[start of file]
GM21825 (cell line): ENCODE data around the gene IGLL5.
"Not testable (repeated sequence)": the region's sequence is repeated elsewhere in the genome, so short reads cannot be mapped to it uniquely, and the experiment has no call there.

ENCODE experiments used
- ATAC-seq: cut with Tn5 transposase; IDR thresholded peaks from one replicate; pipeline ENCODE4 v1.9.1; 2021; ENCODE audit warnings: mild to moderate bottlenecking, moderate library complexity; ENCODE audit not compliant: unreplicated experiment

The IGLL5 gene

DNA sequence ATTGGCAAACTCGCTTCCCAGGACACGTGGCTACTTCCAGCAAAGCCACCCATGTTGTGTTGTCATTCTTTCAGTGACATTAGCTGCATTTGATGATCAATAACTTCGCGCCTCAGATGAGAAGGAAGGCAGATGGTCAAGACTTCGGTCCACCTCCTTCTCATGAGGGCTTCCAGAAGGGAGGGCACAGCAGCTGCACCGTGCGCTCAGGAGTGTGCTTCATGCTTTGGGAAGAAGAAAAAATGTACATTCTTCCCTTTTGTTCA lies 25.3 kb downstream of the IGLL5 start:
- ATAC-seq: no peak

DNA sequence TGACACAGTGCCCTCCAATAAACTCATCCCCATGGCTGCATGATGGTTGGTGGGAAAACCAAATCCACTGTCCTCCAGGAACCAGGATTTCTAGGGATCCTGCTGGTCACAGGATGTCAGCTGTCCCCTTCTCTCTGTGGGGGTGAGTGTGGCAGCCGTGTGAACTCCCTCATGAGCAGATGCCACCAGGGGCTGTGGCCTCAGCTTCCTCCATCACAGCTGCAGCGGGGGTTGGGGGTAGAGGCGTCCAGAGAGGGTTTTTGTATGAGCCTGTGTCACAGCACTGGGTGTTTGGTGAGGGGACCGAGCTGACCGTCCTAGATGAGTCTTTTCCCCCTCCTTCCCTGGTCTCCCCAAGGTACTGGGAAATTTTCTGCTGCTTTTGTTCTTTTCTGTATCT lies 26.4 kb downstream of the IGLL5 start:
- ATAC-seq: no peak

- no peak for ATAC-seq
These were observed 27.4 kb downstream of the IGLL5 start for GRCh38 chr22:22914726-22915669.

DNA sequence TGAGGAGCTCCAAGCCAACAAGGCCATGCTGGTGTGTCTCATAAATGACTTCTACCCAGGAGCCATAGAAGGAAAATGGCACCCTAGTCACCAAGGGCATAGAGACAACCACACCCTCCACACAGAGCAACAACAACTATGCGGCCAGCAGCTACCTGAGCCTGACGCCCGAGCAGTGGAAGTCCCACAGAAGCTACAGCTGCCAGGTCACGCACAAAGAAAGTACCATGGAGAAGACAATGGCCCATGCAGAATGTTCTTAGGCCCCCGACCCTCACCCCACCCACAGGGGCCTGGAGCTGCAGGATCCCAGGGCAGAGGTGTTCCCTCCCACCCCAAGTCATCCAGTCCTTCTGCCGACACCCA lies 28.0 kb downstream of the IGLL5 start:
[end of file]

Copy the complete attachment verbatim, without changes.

GM21825 (cell line): ENCODE data around the gene IGLL5.
"Not testable (repeated sequence)": the region's sequence is repeated elsewhere in the genome, so short reads cannot be mapped to it uniquely, and the experiment has no call there.

ENCODE experiments used
- ATAC-seq: cut with Tn5 transposase; IDR thresholded peaks from one replicate; pipeline ENCODE4 v1.9.1; 2021; ENCODE audit warnings: mild to moderate bottlenecking, moderate library complexity; ENCODE audit not compliant: unreplicated experiment

The IGLL5 gene

DNA sequence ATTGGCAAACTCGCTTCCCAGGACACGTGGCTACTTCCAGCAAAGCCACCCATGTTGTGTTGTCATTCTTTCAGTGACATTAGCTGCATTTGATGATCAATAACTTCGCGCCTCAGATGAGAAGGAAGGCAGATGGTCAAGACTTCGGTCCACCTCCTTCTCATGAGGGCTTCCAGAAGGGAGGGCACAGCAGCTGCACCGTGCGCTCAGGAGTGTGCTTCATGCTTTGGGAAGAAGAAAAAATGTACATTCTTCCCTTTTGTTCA lies 25.3 kb downstream of the IGLL5 start:
- ATAC-seq: no peak

DNA sequence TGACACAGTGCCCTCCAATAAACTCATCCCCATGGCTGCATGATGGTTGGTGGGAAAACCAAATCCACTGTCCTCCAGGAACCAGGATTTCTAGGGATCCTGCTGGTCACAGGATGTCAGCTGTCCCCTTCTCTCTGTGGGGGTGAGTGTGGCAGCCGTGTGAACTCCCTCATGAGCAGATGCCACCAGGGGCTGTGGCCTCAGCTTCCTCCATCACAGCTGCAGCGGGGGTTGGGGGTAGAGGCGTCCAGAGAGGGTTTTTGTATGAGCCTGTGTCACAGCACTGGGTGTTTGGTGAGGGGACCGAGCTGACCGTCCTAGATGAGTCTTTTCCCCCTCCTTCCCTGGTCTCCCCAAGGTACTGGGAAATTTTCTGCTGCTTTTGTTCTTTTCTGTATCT lies 26.4 kb downstream of the IGLL5 start:
- ATAC-seq: no peak

- no peak for ATAC-seq
These were observed 27.4 kb downstream of the IGLL5 start for GRCh38 chr22:22914726-22915669.

DNA sequence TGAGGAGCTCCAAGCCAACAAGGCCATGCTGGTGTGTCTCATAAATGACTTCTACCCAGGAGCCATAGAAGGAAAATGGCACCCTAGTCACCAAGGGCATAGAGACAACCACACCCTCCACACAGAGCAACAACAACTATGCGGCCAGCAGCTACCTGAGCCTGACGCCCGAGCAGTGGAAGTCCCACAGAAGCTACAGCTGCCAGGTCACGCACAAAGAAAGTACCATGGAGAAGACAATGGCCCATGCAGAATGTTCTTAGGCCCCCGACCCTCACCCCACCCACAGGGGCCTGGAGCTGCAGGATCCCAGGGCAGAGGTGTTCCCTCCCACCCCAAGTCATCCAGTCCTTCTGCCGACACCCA lies 28.0 kb downstream of the IGLL5 start: